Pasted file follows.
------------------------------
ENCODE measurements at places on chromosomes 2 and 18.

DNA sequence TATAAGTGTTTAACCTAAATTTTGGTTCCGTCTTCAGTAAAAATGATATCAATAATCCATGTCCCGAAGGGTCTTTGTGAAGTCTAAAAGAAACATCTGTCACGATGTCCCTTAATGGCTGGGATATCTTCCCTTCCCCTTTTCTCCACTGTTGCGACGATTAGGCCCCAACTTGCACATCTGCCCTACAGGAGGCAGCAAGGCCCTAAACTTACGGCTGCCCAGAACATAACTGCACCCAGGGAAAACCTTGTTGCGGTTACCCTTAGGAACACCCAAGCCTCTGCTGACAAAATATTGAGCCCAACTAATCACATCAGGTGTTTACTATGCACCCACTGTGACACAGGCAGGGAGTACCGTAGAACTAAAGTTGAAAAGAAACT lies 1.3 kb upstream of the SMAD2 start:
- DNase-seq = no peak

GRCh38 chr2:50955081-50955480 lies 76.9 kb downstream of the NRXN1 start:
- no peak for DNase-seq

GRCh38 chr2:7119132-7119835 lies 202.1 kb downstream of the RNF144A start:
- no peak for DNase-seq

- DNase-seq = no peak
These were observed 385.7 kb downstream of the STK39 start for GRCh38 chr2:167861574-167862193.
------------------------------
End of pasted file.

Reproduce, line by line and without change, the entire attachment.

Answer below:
ENCODE measurements at places on chromosomes 2 and 18.

DNA sequence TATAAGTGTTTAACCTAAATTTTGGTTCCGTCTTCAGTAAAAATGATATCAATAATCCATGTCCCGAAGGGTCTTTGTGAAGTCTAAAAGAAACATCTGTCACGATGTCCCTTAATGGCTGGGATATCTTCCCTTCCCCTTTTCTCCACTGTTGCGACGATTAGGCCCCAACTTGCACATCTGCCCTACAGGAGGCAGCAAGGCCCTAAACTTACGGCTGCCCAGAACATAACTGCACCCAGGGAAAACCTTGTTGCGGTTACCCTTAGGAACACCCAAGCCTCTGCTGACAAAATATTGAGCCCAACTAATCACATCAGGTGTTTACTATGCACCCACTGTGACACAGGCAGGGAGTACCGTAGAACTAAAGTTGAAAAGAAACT lies 1.3 kb upstream of the SMAD2 start:
- DNase-seq = no peak

GRCh38 chr2:50955081-50955480 lies 76.9 kb downstream of the NRXN1 start:
- no peak for DNase-seq

GRCh38 chr2:7119132-7119835 lies 202.1 kb downstream of the RNF144A start:
- no peak for DNase-seq

- DNase-seq = no peak
These were observed 385.7 kb downstream of the STK39 start for GRCh38 chr2:167861574-167862193.